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Temporal range: Late Jurassic,
Hesperornithoides skeletal reconstruction.png
Skeletal reconstruction of the holotype
Scientific classification edit
Kingdom: Animalia
Phylum: Chordata
Clade: Dinosauria
Clade: Saurischia
Clade: Theropoda
Family: Troodontidae
Genus: Hesperornithoides
Hartman et al., 2019
H. miessleri
Binomial name
Hesperornithoides miessleri
Hartman et al., 2019

Hesperornithoides (meaning "western bird form"; nicknamed "Lori") is a genus of troodontid theropod dinosaur that lived in North America during the Late Jurassic period.[1]


Main blocks of the holotype (right), and interpretative diagram (left)

Although several Troodontid teeth were found, with the troodontid Koparion named in 1994,[2][3] a well preserved skeleton wasn't found until in 2001, a field crew from the Tate Museum supervised by William Wahl unexpectedly discovered the type skeleton Hesperornithoides in Jimbo Quarry of the Morrison Formation, overlying the excavation site of Supersaurus vivianae, near Douglas, Wyoming.[1] The muddy sandstone layers of the Jimbo Quarry from which Hesperornithoides came from the middle Morrison Formation dating to the between the Oxfordian and Tithonian ages of the Upper Jurassic.[4][5] The accidental discovery of the skeleton led to some of the fossils being damaged or lost.[1] The holotype, WYDICE-DML-001 consists of a semi-articulated partial skeleton of a subadult or adult including: the rear skull and lower jaws, hyoid bones, five cervical vertebrae, the first dorsal vertebra, twelve caudal vertebrae, a rib, chevrons, the left shoulder girdle, the right humerus, the left arm, a femur fragment, and the left and right lower legs minus the right toes.[1]

Its discovery was announced at the 2003 annual meeting of the Society of Vertebrate Paleontology and in 2005, a phylogenetic analysis including it was presented in an abstract for the Journal of Vertebrate Paleontology.[6] The same year the specimen was donated to the Big Horn Basin Foundation which in 2016 joined the Wyoming Dinosaur Center.[1] In 2019, the type species Hesperornithoides miessleri was named and described by Scott Hartman, Mickey Mortimer, William Wahl, Dean R. Lomax, Jessica Lippincott and David M. Lovelace in an article published on PeerJ.[1] The generic name is derived from the Greek Ἑσπερίς, Hesperis, "western", ὄρνις, ornis, "bird", and ~eides, "form". The specific name honours the Miessler family for its support of the project.[1]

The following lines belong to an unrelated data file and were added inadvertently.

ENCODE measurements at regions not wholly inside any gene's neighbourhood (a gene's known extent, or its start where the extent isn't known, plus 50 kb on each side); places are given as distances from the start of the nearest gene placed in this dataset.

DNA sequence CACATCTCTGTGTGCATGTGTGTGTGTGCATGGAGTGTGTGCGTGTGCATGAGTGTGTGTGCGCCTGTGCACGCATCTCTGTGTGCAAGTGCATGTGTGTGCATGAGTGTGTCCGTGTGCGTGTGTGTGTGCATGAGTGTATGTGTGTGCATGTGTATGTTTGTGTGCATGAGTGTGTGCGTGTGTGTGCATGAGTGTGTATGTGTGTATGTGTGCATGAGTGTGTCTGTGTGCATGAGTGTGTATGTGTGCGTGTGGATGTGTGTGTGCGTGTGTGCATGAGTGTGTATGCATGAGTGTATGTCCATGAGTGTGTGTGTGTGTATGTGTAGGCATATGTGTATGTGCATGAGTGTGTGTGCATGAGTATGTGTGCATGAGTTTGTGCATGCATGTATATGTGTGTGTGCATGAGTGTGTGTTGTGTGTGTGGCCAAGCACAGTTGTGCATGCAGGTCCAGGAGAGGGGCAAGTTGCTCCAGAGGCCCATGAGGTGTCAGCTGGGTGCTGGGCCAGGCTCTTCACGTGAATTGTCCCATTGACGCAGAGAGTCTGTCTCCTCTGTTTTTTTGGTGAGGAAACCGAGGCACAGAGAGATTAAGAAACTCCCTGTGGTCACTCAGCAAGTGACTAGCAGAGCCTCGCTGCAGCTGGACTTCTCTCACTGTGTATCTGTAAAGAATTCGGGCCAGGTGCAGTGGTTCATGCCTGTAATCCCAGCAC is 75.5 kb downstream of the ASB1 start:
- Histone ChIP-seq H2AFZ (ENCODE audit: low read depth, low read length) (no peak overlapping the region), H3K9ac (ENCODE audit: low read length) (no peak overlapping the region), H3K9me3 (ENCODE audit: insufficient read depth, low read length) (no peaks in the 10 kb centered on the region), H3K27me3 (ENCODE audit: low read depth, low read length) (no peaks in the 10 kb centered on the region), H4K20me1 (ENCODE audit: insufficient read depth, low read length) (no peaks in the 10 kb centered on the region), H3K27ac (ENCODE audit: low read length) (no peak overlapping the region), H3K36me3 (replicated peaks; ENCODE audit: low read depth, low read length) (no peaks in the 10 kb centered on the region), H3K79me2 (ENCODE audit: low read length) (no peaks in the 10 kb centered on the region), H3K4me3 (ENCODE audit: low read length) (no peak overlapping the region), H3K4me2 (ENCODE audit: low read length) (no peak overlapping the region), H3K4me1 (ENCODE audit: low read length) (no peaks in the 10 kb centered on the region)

Size comparison (1 meter estimate)
Block containing the skull

The length of the holotype individual was in 2019 estimated at 89 cm (35 in) long. Such a body size is rather limited for a troodontid. The specimen may represent an adult or subadult individual, due to the lack of cranial and body proportions associated with juvenile individuals. Nevertheless, either assignation would not be much different; for instance, the estimated 89 cm (35 in) would become 1 m (3.3 ft).[1]

The describing authors established some derived or apomorphic traits relative to the Paraves. The jugal bone is pneumatised. The rear branch of the lacrimal bone is short, with less than 15% of the length of the descending branch, measured from the inner corner downwards. The quadrate bone is part of the outer edge of the foramen paraquadraticum. In the lower jaw the external side opening is small, with less than an eighth of the length of the jaw as a whole. On the humerus, the ridge towards the inner condyle represents more than 15% of the total distal width of the element. The third claw of the hand is about as large as the second claw. The lower inner corner of the shinbone projects to the front.[1]